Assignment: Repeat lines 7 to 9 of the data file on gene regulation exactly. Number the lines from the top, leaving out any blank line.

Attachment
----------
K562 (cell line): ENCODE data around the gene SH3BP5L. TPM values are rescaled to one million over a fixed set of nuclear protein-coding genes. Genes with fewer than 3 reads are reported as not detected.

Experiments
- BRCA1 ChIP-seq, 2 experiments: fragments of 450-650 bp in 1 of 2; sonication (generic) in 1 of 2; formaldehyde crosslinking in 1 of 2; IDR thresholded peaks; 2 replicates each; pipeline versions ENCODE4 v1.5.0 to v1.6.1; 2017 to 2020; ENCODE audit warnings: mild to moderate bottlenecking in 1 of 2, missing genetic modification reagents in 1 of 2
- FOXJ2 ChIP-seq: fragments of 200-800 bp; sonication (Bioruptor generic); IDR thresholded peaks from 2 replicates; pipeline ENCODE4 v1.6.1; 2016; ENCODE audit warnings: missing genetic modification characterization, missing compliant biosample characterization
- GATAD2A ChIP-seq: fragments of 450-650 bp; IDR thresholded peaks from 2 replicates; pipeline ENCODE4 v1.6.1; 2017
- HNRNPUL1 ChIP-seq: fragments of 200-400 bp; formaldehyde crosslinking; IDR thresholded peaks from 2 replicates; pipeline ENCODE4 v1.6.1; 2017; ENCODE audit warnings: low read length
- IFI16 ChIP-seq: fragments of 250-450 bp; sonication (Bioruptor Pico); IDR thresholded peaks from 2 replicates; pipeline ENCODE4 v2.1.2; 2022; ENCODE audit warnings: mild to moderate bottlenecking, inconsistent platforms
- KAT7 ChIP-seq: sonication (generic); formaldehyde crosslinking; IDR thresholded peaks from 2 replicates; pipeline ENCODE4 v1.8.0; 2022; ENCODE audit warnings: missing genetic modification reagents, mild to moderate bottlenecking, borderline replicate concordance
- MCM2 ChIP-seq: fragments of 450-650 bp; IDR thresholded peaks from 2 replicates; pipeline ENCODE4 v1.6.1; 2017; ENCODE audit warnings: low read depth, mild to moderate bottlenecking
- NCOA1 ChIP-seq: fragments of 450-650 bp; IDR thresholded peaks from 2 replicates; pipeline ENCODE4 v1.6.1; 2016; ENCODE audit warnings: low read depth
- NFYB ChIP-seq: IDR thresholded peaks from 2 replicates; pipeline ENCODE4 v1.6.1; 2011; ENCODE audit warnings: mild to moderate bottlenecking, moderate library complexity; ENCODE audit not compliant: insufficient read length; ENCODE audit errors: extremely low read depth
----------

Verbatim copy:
- IFI16 ChIP-seq: fragments of 250-450 bp; sonication (Bioruptor Pico); IDR thresholded peaks from 2 replicates; pipeline ENCODE4 v2.1.2; 2022; ENCODE audit warnings: mild to moderate bottlenecking, inconsistent platforms
- KAT7 ChIP-seq: sonication (generic); formaldehyde crosslinking; IDR thresholded peaks from 2 replicates; pipeline ENCODE4 v1.8.0; 2022; ENCODE audit warnings: missing genetic modification reagents, mild to moderate bottlenecking, borderline replicate concordance
- MCM2 ChIP-seq: fragments of 450-650 bp; IDR thresholded peaks from 2 replicates; pipeline ENCODE4 v1.6.1; 2017; ENCODE audit warnings: low read depth, mild to moderate bottlenecking